And now the daring captain made things lively for the foe. He sailed up
and down the river and bay, and cut off supplies until the British army
at Philadelphia began to suffer for food.

What was to be done? Should this Yankee wasp go on stinging the British
lion? General Howe decided that this would never do, and sent a frigate
and a sloop-of-war down the river to put an end to the trouble.

Captain Barry, finding these water-hounds sharp on his track, ran for
Christiana Creek, hoping to get into shallow water where the heavy
British ships could not follow. But the frigate was too fast, and chased
him so closely that the best he could do was to run the schooner ashore
and escape in his boats.

But he was determined that they should not have the _Alert_ if he could
help it. Turning two of the guns downward, he fired through the ship's
bottom, and in a minute the water was pouring into her hold.

The frigate swung round and fired a broadside at the fleeing boats; but
all it brought back was a cheer of defiance from the sailors, as they
struck the land and sprang ashore. Here they had the satisfaction of
seeing the schooner sink before a British foot could be set on her deck.

The war vessels now went for the transports at Port Penn. Here a battery
had been built on shore, made of bales of hay. This was attacked by the
sloop-of-war, but the American sharpshooters made things lively for her.
They might have beaten her off had not their captain fallen with a
mortal wound. The men now lost heart and fled to the woods, first
setting fire to the vessels.

Thus ended Barry's brave exploit. He had lost his vessels, but the
British had not got them. The Americans were proud of his daring deed,
and the British tried to win so brave a man to their side. Sir William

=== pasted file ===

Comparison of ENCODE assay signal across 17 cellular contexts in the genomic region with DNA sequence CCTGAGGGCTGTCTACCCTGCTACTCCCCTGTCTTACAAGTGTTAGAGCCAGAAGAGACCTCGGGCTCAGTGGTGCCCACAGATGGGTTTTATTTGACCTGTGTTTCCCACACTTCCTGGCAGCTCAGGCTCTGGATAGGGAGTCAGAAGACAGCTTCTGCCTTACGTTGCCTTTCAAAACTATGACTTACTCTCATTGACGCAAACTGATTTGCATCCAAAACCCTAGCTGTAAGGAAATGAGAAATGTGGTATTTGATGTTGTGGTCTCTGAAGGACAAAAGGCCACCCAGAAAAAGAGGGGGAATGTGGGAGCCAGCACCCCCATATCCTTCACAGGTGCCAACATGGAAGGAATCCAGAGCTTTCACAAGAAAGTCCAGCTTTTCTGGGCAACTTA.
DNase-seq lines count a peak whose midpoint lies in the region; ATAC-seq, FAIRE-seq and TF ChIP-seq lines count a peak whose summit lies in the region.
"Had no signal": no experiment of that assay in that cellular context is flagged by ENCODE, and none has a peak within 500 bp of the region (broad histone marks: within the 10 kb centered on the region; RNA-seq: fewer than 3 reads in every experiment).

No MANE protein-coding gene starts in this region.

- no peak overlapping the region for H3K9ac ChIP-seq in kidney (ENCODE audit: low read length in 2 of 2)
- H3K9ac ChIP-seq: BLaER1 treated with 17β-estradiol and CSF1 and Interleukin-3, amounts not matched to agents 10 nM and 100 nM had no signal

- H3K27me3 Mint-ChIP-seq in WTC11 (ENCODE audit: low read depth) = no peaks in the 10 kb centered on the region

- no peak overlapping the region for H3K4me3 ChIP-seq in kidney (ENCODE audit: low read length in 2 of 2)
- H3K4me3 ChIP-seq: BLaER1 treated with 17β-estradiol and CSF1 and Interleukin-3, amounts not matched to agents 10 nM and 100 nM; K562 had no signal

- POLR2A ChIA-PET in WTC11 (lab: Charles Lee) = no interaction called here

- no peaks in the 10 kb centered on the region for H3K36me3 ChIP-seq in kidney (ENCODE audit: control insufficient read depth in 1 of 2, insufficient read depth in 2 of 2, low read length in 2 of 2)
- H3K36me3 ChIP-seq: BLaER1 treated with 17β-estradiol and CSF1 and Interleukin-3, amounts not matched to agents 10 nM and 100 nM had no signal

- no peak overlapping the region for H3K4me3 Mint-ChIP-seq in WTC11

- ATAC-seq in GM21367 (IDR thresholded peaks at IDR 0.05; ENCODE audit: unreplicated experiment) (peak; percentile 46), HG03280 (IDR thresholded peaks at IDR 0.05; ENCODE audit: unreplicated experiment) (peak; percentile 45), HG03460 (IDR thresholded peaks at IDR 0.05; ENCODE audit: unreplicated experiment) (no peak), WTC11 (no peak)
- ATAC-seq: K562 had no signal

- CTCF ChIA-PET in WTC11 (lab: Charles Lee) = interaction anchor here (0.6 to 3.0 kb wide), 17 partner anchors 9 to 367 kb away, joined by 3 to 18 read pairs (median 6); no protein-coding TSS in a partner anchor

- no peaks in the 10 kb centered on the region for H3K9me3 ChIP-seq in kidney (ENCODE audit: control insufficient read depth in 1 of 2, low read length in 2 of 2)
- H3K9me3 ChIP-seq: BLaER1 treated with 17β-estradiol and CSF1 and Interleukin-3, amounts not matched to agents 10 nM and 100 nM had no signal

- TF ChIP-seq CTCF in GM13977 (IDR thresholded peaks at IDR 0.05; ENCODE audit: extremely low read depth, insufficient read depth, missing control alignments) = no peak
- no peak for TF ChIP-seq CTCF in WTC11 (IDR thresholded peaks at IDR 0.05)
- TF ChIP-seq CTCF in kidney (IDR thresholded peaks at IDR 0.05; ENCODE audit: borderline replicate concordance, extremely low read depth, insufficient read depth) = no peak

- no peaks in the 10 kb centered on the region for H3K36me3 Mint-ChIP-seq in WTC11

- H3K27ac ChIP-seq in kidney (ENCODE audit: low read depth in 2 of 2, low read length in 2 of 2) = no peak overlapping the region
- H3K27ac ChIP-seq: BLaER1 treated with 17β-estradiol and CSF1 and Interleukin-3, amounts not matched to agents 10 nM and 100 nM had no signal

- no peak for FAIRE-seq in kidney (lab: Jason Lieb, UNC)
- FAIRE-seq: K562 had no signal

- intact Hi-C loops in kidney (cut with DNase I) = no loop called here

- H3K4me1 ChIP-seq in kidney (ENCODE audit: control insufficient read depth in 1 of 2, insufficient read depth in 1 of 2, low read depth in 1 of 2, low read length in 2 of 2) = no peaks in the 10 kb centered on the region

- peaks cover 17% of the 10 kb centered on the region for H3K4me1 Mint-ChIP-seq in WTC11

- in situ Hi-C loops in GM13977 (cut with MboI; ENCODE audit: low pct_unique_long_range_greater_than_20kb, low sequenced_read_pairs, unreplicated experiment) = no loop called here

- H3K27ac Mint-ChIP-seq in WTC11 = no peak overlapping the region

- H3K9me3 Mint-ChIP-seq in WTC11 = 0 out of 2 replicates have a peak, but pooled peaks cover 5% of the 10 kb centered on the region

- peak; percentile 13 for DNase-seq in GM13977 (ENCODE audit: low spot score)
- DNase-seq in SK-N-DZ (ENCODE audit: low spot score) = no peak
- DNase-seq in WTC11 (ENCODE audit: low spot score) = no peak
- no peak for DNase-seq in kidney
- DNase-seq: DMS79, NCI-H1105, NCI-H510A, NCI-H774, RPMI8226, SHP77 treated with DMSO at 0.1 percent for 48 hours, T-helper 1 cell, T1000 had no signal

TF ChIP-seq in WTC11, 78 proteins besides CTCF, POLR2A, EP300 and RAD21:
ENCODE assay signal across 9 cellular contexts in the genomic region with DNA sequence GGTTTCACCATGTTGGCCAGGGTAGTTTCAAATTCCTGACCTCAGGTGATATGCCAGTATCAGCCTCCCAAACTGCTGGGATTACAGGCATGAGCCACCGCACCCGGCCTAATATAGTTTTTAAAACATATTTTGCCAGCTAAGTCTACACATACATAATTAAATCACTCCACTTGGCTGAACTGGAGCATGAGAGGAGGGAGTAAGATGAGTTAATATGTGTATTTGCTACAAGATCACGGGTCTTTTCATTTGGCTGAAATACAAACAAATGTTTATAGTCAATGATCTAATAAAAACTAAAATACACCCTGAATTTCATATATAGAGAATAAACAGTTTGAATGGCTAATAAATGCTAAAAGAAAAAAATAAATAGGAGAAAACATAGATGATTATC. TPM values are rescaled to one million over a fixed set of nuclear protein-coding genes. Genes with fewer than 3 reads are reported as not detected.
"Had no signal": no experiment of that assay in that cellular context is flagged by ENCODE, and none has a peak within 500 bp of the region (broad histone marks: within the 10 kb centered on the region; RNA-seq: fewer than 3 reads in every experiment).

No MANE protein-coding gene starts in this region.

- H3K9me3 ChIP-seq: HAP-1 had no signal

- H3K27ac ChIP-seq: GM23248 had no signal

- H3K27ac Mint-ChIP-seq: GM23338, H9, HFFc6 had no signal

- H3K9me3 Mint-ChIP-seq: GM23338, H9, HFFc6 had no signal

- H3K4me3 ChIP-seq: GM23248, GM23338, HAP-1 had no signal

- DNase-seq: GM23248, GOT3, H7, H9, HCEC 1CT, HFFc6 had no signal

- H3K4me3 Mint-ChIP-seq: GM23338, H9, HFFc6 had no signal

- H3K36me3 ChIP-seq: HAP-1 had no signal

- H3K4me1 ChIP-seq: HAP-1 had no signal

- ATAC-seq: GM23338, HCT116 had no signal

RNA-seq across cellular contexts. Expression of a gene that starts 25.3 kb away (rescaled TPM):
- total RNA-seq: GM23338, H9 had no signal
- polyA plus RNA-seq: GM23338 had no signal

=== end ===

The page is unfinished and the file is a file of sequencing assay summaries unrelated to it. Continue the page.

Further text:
Howe offered him twenty thousand pounds in money and the command of a
British frigate if he would desert his flag. But he was not dealing now
with a Benedict Arnold.

"Not if you pay me the price and give me the command of the whole
British fleet can you draw me away from the cause of my country," wrote
the patriotic sailor.

Barry was soon rewarded for his patriotism by being made captain of an
American frigate, the _Raleigh_. But ill-luck now followed him. He
sailed from Boston on September 25, 1778, and three days afterward he
had lost his ship and was a wanderer with his crew in the vast forests
of Maine.

Let us see how this ill-fortune came about. The _Raleigh_ had not got
far from port before two sails came in sight. Barry ran down to look at
them, and found they were two English frigates. Two to one was too great
odds, and the _Raleigh_ turned her head homewards again. But when night
shut out the frigates she wore round and started once more on her former

The next day opened up foggy, and till noon nothing was to be seen. Then
the fog lifted, and to Barry's surprise there were the British ships,